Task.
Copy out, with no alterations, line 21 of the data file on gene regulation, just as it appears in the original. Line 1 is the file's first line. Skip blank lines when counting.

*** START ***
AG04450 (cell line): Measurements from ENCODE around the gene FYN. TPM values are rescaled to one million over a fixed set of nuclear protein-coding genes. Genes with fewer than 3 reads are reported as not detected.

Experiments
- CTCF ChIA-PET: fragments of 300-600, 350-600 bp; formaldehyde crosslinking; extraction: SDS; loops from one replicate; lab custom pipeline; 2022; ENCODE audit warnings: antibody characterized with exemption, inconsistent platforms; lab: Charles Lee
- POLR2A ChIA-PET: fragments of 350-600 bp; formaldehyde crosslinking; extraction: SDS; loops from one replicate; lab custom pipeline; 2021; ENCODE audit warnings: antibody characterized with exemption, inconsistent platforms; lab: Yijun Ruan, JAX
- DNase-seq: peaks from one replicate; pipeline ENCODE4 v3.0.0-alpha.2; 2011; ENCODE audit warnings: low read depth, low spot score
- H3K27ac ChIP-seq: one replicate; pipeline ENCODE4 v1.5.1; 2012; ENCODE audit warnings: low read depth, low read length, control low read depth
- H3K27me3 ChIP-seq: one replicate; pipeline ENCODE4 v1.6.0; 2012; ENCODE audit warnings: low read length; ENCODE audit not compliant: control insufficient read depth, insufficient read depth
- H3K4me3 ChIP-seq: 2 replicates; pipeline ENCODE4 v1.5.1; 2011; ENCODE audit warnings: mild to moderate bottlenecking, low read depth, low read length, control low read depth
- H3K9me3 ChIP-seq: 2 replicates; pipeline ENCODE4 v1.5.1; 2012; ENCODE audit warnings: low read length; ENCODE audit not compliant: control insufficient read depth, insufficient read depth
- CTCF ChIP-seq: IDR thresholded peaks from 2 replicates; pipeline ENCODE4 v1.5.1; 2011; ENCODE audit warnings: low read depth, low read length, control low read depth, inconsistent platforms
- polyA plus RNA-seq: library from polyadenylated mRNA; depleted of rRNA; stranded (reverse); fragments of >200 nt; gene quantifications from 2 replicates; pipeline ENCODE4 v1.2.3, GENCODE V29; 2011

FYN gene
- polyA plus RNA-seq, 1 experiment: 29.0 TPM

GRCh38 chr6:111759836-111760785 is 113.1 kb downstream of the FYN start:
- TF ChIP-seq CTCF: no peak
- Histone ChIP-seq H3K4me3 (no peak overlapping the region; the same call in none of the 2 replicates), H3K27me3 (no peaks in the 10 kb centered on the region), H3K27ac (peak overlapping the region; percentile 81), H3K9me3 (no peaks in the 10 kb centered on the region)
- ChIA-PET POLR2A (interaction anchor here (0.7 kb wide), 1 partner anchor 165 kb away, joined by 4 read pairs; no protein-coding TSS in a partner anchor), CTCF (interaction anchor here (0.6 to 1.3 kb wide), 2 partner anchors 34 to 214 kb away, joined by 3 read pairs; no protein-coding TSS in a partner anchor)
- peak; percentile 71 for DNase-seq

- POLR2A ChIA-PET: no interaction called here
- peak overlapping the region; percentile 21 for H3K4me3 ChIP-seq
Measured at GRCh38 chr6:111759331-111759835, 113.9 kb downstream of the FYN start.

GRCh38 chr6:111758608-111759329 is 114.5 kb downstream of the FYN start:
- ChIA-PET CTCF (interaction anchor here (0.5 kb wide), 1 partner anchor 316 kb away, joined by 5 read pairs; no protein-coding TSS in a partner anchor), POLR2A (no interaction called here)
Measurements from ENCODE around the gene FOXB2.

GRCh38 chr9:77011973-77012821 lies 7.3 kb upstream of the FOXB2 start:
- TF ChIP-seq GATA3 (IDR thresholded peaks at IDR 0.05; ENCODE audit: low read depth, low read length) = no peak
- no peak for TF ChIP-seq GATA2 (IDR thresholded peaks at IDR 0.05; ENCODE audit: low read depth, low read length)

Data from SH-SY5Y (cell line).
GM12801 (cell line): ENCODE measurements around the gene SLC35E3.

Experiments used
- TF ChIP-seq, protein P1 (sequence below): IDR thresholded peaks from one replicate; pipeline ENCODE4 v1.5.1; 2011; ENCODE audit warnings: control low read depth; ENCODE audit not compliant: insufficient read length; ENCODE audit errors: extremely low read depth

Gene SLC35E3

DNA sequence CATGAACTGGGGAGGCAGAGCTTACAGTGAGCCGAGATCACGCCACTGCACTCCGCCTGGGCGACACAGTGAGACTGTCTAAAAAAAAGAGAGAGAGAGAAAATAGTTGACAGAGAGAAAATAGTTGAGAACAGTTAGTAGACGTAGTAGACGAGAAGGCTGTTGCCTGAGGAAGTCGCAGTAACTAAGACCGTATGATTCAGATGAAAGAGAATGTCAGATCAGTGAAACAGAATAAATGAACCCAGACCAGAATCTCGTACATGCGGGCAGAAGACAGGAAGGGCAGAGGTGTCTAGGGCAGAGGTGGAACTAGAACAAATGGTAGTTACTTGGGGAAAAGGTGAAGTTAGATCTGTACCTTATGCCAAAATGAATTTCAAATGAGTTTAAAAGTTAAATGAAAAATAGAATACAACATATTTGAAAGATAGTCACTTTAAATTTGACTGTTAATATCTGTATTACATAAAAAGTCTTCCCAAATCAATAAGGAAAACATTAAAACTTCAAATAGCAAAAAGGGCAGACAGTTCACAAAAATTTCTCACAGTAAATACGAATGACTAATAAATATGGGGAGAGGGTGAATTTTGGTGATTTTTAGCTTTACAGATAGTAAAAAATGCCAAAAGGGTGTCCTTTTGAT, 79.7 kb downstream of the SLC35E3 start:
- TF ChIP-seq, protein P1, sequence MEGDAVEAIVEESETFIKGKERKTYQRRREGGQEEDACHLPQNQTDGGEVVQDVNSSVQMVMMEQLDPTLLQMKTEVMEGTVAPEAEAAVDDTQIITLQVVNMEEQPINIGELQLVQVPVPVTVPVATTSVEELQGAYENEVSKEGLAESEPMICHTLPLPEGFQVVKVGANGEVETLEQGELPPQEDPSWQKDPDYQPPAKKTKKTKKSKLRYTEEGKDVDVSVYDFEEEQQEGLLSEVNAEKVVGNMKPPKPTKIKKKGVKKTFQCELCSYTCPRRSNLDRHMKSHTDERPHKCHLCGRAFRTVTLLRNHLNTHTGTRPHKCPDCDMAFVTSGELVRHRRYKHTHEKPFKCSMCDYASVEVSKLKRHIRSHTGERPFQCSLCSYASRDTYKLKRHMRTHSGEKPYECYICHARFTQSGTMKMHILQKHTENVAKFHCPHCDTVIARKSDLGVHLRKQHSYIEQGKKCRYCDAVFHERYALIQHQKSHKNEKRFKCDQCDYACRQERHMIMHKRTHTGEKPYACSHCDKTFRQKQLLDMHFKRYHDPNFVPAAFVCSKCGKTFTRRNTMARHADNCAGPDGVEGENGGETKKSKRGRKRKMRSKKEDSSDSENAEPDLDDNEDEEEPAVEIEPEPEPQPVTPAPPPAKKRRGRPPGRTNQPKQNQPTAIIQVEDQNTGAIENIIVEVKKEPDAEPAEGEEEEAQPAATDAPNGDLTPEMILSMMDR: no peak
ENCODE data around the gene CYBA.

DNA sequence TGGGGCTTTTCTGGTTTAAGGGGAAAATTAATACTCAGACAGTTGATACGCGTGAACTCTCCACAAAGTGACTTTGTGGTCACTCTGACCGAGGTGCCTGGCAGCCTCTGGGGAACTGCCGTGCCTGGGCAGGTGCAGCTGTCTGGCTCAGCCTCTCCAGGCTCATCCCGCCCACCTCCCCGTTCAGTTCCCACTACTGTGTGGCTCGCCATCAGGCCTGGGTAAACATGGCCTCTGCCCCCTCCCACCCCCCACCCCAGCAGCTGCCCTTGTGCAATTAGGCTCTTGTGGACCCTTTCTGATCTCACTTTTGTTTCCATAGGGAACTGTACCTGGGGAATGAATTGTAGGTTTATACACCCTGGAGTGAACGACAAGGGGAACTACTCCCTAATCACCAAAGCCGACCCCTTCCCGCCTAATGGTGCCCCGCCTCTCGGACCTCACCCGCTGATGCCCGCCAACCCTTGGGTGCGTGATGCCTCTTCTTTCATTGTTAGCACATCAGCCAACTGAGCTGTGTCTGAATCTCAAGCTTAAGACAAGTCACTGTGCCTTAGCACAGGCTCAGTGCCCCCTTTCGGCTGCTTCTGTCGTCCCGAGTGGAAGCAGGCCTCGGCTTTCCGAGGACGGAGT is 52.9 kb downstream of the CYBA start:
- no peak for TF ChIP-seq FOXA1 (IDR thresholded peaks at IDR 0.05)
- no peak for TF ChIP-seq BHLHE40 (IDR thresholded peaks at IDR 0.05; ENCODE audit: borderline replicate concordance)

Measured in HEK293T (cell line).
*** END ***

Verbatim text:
Measured at GRCh38 chr6:111759331-111759835, 113.9 kb downstream of the FYN start.